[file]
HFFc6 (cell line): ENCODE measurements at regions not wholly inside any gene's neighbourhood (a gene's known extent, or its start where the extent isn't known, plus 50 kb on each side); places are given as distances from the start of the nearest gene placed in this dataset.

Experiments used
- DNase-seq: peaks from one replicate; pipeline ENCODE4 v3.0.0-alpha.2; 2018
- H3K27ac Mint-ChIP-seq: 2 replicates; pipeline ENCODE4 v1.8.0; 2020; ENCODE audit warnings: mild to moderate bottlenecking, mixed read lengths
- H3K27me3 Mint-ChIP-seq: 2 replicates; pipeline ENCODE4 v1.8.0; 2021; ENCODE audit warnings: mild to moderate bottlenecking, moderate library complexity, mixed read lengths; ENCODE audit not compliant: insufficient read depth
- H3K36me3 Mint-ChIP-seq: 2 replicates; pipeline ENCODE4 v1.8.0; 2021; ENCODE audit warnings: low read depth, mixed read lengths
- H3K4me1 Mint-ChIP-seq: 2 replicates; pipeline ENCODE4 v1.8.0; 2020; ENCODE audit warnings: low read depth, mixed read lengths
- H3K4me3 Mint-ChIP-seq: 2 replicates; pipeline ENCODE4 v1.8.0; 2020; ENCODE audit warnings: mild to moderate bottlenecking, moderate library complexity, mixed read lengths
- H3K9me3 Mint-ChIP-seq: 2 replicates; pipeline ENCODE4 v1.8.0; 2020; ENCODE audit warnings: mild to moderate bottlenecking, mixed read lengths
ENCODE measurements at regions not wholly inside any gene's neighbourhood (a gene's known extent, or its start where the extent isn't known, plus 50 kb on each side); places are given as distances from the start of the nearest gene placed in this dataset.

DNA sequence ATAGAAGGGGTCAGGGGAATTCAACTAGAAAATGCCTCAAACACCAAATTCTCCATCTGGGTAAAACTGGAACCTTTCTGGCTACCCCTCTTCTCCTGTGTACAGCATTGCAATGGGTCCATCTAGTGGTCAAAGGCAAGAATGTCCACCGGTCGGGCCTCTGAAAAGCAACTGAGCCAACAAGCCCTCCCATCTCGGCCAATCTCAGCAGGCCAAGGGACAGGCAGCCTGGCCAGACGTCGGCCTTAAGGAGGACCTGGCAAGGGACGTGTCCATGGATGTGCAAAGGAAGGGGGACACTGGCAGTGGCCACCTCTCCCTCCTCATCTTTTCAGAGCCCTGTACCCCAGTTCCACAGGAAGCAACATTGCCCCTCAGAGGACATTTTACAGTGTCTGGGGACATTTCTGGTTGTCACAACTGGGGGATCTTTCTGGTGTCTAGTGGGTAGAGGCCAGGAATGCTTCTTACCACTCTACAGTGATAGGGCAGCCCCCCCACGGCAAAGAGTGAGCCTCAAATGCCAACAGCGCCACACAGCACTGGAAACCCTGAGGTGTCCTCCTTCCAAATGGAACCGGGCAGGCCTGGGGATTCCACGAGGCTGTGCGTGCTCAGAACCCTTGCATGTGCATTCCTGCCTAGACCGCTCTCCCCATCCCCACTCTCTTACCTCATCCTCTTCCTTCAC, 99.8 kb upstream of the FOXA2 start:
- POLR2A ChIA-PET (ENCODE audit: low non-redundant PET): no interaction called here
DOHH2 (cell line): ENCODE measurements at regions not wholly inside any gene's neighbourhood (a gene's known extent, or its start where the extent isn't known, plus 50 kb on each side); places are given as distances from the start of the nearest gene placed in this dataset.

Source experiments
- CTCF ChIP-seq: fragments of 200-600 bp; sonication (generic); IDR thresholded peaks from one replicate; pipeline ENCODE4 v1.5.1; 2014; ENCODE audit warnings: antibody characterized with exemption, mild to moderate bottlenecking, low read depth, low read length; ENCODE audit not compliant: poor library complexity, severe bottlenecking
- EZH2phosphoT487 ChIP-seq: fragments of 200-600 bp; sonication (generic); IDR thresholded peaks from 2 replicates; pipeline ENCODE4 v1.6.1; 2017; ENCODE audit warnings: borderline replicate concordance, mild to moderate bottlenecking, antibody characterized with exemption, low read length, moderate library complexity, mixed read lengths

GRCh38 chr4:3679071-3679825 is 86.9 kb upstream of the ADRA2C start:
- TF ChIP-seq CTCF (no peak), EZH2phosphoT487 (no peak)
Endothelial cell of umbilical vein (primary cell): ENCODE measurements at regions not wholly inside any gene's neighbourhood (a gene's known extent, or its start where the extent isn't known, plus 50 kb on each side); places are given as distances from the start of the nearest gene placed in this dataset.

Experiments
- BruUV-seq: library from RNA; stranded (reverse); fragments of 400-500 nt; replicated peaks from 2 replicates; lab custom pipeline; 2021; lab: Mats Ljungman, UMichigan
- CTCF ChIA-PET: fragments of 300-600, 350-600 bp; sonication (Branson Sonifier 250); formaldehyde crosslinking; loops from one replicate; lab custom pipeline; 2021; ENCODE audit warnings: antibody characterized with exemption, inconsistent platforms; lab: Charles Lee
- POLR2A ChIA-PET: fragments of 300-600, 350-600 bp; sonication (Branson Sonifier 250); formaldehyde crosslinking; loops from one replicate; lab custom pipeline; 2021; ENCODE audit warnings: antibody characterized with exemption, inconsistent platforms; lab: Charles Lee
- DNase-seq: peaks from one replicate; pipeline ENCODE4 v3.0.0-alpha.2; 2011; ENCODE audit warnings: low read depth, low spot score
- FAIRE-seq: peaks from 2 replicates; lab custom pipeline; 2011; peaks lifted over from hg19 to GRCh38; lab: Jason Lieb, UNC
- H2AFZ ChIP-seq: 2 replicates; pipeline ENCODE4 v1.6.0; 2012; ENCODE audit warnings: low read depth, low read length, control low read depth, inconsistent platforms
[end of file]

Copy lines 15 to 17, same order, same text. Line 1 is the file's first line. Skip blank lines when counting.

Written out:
- CTCF ChIP-seq: fragments of 200-600 bp; sonication (generic); IDR thresholded peaks from one replicate; pipeline ENCODE4 v1.5.1; 2014; ENCODE audit warnings: antibody characterized with exemption, mild to moderate bottlenecking, low read depth, low read length; ENCODE audit not compliant: poor library complexity, severe bottlenecking
- EZH2phosphoT487 ChIP-seq: fragments of 200-600 bp; sonication (generic); IDR thresholded peaks from 2 replicates; pipeline ENCODE4 v1.6.1; 2017; ENCODE audit warnings: borderline replicate concordance, mild to moderate bottlenecking, antibody characterized with exemption, low read length, moderate library complexity, mixed read lengths

GRCh38 chr4:3679071-3679825 is 86.9 kb upstream of the ADRA2C start: